Why a divided Birmingham can’t survive

Maury Shevin
Maury Shevin

ComebackTown is published by David Sher to begin a discussion on a better Birmingham.

Today’s guest blogger is Maury Shevin.  If you’d like to be a guest blogger, please click here.

There are two Birminghams.

At least two.

The historical reason for our two Birminghams is known to most of us.  Our history of racial segregation and economic colonialism is pretty widely known.  The result of Birmingham operating under those conditions for nearly all of its first 100 years, has left people of good intentions trying to overcome a terrible legacy–a legacy of unprincipled abuse leads to a world of fear and doubt and mistrust.

How can any white man, in a suit, be trusted?

And, that was an undercurrent of the message that I heard at the open City Council meeting held March 17th on the issue of consideration of proposed changes to the Mayor-Council Act of 1955.  The meeting was called to address the political question.  The political question quickly devolved into one of racial politics pitting whites (always described as Republican plantation owners) against blacks (always, citizens of Birmingham). (Never mind that I and other white citizens of Birmingham were in attendance in support of the City Council.)

And, it got worse.  Those who would support efforts to strip the City Council of its current authorities are reinstituting slavery—and if they are black folk doing so, they are Uncle Toms carrying the water for their white masters.  It was said—with a straight face– that whites are moving back into Birmingham to take over the control of the City from African-Americans. (Never mind that even if there was a conspiracy to do just that, the numbers are so disproportionate that such could never happen in our lifetimes.)  Inflammatory language was used that rivals any racist comments made anywhere and anytime—including a description of some whites who are moving back into the East Lake area being—“you know–not the kind of whites that are good for the area.”

I found this appalling.  And what was also appalling is that I did not hear one (of the so many) pastor’s voice raised to decry the depiction of this being a racial issue as opposed to what it was—a raw political power play that should be defeated. Expecting rationality in the midst of this heated political issue though is probably irrational itself.

But, what was even more appalling than this?  There was the utter lack of involvement and engagement of white business leadership of the City in attendance.  To my eye, there was not one white so-called “business leader” nor one white non-profit leader in attendance.  The message heard loud and clear by Birmingham’s black residents by the total absence of such white leadership, was “it’s not our problem” and “we don’t care.”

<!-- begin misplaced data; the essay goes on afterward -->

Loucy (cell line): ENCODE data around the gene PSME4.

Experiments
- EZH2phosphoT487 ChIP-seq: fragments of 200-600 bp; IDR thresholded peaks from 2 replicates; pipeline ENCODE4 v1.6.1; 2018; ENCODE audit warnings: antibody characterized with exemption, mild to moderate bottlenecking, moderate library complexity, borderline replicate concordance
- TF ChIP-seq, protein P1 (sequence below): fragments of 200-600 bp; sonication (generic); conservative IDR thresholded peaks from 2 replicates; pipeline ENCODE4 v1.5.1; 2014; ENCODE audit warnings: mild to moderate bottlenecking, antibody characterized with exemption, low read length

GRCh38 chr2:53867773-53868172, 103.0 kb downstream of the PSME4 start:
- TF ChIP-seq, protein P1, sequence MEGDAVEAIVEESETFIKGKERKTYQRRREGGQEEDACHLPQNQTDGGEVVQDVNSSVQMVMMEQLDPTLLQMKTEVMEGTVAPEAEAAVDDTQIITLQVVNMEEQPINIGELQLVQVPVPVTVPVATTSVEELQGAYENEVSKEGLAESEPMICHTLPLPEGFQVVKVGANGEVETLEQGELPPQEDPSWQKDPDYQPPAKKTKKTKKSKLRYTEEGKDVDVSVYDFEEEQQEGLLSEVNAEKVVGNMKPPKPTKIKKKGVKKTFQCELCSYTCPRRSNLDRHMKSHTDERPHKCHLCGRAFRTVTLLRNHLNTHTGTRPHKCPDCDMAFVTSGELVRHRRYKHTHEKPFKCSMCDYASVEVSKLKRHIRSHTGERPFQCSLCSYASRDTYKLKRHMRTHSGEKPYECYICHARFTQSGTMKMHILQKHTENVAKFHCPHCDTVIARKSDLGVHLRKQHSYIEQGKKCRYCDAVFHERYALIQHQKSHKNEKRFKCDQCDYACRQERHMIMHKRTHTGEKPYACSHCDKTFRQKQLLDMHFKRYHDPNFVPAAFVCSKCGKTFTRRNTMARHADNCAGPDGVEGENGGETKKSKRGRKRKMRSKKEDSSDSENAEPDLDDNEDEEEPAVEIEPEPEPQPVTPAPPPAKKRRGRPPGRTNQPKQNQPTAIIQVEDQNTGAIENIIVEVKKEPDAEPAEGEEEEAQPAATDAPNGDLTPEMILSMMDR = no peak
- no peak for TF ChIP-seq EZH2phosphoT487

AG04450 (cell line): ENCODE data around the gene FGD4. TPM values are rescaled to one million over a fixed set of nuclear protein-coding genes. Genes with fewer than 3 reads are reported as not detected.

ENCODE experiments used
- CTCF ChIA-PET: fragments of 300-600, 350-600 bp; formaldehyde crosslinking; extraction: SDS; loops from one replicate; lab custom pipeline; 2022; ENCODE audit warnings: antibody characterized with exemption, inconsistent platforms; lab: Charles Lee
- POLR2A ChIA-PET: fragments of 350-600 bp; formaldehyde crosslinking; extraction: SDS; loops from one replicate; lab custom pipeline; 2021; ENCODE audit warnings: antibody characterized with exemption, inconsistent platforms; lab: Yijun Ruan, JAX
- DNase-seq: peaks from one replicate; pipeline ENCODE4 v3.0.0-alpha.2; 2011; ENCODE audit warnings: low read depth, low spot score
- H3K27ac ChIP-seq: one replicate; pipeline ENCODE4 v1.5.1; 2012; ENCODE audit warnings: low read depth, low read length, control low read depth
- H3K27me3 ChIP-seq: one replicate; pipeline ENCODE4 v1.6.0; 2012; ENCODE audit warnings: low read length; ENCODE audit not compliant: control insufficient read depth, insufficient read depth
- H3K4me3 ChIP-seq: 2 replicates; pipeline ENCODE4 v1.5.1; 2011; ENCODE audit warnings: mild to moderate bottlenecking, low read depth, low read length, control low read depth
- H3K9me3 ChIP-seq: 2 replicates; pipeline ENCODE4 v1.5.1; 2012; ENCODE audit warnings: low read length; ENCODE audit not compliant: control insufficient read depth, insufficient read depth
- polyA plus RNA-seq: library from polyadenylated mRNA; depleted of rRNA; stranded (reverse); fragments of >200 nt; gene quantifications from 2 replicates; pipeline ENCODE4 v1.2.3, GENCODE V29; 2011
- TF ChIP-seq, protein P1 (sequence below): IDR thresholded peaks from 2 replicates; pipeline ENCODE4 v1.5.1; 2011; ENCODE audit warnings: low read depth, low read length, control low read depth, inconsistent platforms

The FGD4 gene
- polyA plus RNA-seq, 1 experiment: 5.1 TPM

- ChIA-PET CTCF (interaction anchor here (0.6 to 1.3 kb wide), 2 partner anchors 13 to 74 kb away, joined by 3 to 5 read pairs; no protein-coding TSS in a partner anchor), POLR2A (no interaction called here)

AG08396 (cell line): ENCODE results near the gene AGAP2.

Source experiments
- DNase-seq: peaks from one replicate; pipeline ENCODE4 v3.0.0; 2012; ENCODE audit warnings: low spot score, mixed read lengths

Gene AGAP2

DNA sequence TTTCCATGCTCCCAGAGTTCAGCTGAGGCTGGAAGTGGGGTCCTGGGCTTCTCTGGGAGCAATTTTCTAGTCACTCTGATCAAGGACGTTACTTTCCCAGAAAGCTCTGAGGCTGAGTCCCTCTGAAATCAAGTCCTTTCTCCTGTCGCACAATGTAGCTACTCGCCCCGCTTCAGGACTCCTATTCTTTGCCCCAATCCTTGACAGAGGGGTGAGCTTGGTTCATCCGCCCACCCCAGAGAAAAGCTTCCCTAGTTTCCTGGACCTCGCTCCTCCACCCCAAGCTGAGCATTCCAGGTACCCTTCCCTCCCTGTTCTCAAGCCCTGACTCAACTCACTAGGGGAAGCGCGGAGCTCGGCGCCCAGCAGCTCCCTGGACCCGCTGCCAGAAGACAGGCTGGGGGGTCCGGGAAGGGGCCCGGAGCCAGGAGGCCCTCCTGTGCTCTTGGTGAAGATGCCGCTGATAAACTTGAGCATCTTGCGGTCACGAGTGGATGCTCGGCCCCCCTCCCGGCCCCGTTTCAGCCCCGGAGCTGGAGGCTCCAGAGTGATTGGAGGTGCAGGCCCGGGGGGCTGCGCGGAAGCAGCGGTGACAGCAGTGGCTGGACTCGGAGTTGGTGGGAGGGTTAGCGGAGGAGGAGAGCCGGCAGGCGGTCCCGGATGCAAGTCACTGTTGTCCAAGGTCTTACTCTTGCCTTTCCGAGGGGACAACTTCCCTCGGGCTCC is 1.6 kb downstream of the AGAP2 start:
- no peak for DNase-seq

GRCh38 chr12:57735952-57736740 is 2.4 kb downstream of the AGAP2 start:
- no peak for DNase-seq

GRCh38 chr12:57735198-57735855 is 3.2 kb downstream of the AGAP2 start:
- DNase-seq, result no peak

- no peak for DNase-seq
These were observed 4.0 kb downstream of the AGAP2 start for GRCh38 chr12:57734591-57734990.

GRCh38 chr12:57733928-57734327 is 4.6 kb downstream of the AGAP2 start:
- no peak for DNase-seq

So, what is the legacy of two Birminghams?

The legacy of two Birminghams can be summed up simply as this: all of the development in the City Center, Lakeview and Avondale, including Regions Park, Railroad Park, new condominiums, new restaurants, do not directly address the need for help for the neighborhoods of Birmingham suffering economic decline.  Such development only attracts white people to come to the City to play and in some cases to live.

Both the Council and the Mayor are between a rock and a hard place.  The residents vote them into their jobs, and the residents want attention paid to their neighborhood infrastructure.  But, the Council and the Mayor understand that the revenue to do anything meaningful in the neighborhoods is dependent upon the growth of the City Center and entertainment districts such as Avondale, Lakeview and Uptown.  That is, the ad valorem tax base in the neighborhoods alone cannot sustain needed neighborhood improvements. (In FY 2015, the Revenues for the City were budgeted to be $390 million of which only $23 million [less than 6%] were to come from ad valorem property taxes).  So, no growth in sales tax and license fees, means no money to fund neighborhood infrastructure improvement.

Regrettably, today when a politician tries to explain the economic facts of life, that politician becomes the enemy of those who live in needy neighborhoods.

The goal for 2017 should be to get voters to see the larger picture.  Baking a bigger and better pie will drive revenues to the City Budget, so that the serious problems of blight, flooding and crime and schools can be tackled.  Then, it is a matter of electing people—regardless of race– who don’t have a vested interest in the jobs and contracts to be let to do the work—but only have a vested interest in having the work truly, properly and meaningfully accomplished for the good of the City and the residents of Birmingham.

The answer to “There are two Birminghams” must be “We are all in this together.”  We are going to succeed together or we are going to fail separately and miserably.  My hope and prayer is that there are enough people of good will who will encourage our resident citizens to lay aside their mistrust and leave racism in the trash bin where it belongs.

Maury Shevin—passionate about the City of Birmingham–lives, works, thinks and plays on Birmingham’s Southside.

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David Sher is Co-Founder of AmSher Compassionate Collections.  He’s past Chairman of the Birmingham Regional Chamber of Commerce (BBA), Operation New Birmingham (REV Birmingham), and the City Action Partnership (CAP).

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One thought on “Why a divided Birmingham can’t survive”

  1. *Thank you for pointing out the disgraceful business community in Birmingham. The Birmingham Business Alliance is a vile, wretched organization who should be disbanded and the city should fund an actual economic development body that is interested in creating a single job in the city.

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